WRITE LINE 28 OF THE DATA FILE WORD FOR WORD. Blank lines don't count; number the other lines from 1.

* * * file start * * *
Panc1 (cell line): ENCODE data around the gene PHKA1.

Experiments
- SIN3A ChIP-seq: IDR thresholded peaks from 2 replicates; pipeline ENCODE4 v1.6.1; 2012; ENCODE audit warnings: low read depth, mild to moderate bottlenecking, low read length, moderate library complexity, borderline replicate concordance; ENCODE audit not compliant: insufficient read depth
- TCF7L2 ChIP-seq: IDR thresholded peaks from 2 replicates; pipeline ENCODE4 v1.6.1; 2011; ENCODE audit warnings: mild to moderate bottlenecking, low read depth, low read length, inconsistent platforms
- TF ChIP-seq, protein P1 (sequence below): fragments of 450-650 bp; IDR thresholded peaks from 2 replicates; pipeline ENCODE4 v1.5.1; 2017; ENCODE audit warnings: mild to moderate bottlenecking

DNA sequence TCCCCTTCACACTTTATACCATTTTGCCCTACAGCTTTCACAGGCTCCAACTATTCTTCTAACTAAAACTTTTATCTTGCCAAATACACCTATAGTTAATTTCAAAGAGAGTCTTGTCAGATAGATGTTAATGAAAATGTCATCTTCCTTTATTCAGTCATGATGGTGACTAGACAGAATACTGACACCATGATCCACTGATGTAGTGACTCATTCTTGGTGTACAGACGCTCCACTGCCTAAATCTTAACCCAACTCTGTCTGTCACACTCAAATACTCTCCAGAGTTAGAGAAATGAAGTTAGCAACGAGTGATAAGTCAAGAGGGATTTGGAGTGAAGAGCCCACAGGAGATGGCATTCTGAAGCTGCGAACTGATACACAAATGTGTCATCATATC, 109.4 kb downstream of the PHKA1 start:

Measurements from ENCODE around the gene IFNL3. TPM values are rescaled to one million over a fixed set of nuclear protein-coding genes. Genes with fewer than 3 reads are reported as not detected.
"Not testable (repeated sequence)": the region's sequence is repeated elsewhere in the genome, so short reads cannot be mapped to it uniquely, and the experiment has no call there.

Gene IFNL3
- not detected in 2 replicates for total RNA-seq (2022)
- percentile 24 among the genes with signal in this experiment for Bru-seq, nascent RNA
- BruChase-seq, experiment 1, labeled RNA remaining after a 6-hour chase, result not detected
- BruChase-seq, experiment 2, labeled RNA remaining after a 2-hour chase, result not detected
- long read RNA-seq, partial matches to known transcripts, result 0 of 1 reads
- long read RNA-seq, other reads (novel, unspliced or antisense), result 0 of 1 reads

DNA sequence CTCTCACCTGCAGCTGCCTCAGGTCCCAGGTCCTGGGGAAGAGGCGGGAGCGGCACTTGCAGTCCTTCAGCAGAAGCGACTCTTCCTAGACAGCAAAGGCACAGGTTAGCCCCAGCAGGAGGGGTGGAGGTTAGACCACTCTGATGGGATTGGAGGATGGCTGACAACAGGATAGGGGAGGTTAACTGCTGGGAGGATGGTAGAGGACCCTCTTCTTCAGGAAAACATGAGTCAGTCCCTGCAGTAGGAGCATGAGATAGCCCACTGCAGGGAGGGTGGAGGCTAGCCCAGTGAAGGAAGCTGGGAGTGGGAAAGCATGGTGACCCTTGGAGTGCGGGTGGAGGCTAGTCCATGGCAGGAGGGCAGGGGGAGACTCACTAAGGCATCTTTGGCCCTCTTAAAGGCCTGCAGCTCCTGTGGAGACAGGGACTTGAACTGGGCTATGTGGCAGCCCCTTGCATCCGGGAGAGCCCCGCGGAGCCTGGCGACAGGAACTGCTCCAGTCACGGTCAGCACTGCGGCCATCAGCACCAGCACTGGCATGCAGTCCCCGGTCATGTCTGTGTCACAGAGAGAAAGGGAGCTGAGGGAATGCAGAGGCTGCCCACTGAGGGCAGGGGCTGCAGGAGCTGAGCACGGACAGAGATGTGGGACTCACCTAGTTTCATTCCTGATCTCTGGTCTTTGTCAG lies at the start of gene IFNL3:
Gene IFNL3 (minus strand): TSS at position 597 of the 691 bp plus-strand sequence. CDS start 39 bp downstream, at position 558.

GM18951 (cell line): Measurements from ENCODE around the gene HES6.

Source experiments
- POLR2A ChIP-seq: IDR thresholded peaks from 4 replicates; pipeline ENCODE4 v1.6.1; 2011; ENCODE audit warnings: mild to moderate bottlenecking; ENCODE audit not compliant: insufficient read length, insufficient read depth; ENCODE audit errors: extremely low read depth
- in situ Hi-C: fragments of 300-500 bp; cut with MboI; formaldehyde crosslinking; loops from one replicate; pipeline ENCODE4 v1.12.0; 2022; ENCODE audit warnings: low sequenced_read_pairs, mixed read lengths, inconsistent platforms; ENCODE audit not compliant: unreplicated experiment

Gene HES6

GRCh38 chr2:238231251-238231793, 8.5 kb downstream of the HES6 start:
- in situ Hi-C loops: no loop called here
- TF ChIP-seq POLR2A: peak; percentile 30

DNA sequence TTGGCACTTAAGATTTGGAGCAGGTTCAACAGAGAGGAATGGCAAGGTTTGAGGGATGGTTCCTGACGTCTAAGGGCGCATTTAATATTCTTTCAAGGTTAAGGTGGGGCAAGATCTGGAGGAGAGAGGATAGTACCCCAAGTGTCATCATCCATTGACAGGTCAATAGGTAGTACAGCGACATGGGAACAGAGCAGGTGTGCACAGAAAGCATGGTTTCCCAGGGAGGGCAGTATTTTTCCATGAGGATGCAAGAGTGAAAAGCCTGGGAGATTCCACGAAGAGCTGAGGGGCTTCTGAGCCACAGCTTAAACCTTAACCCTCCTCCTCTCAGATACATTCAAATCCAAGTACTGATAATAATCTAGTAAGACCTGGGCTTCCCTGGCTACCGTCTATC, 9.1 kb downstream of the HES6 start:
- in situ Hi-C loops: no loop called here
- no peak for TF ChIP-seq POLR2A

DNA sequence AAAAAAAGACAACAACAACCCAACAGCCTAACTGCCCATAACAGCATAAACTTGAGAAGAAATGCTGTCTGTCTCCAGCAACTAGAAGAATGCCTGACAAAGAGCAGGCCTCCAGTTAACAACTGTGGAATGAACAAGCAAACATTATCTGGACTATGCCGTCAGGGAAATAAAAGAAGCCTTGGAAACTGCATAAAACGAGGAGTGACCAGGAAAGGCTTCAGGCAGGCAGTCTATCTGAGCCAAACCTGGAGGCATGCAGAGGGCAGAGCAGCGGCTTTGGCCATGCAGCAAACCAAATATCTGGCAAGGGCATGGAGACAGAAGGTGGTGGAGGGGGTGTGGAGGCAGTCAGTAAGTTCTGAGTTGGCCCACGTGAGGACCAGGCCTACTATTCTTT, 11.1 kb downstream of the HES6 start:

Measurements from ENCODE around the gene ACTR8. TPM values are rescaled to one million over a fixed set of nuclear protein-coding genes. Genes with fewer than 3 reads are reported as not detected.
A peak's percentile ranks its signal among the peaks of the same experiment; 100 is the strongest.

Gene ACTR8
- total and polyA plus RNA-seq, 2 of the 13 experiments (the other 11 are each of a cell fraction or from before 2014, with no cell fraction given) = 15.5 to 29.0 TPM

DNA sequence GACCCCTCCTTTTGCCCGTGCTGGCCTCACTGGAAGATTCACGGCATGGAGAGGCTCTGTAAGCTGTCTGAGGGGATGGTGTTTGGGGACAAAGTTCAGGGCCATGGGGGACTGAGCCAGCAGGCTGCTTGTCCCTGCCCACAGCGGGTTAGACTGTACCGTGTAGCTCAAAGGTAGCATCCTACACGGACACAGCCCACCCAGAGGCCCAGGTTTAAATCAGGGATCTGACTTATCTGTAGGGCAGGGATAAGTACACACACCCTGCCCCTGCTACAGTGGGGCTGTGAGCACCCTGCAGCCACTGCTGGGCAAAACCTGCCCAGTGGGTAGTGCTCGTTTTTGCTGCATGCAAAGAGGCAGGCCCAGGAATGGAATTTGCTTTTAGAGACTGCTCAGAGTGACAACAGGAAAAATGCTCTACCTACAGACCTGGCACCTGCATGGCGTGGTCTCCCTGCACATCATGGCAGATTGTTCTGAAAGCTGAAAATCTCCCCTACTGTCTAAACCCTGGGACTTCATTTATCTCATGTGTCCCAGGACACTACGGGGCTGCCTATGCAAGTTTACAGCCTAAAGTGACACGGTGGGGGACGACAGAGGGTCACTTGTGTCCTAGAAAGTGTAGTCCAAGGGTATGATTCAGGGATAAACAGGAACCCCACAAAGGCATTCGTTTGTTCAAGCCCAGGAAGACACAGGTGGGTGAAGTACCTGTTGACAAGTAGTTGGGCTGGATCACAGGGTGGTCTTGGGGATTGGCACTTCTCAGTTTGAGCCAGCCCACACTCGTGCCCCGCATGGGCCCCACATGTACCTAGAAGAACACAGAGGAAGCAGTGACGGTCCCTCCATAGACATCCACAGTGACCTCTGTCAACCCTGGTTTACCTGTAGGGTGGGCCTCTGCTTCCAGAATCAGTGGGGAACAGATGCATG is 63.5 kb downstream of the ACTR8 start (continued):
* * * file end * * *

- no peak for TF ChIP-seq POLR2A